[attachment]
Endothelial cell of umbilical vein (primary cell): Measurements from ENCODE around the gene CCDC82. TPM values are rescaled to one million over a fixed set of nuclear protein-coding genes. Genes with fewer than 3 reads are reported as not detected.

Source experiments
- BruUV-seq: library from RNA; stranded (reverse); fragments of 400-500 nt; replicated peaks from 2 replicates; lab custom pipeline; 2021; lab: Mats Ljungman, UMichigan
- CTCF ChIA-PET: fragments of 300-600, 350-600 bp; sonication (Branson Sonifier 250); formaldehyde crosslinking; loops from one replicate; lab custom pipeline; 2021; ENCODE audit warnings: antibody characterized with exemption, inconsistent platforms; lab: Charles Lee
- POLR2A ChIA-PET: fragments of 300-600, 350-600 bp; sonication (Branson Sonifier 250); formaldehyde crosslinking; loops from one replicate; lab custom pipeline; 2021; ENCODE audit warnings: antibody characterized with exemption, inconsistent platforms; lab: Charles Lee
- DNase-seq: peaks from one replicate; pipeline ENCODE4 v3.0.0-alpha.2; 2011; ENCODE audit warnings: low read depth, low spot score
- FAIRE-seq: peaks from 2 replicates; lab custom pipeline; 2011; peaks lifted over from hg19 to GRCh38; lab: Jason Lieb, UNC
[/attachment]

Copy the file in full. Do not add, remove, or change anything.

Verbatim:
Endothelial cell of umbilical vein (primary cell): Measurements from ENCODE around the gene CCDC82. TPM values are rescaled to one million over a fixed set of nuclear protein-coding genes. Genes with fewer than 3 reads are reported as not detected.

Source experiments
- BruUV-seq: library from RNA; stranded (reverse); fragments of 400-500 nt; replicated peaks from 2 replicates; lab custom pipeline; 2021; lab: Mats Ljungman, UMichigan
- CTCF ChIA-PET: fragments of 300-600, 350-600 bp; sonication (Branson Sonifier 250); formaldehyde crosslinking; loops from one replicate; lab custom pipeline; 2021; ENCODE audit warnings: antibody characterized with exemption, inconsistent platforms; lab: Charles Lee
- POLR2A ChIA-PET: fragments of 300-600, 350-600 bp; sonication (Branson Sonifier 250); formaldehyde crosslinking; loops from one replicate; lab custom pipeline; 2021; ENCODE audit warnings: antibody characterized with exemption, inconsistent platforms; lab: Charles Lee
- DNase-seq: peaks from one replicate; pipeline ENCODE4 v3.0.0-alpha.2; 2011; ENCODE audit warnings: low read depth, low spot score
- FAIRE-seq: peaks from 2 replicates; lab custom pipeline; 2011; peaks lifted over from hg19 to GRCh38; lab: Jason Lieb, UNC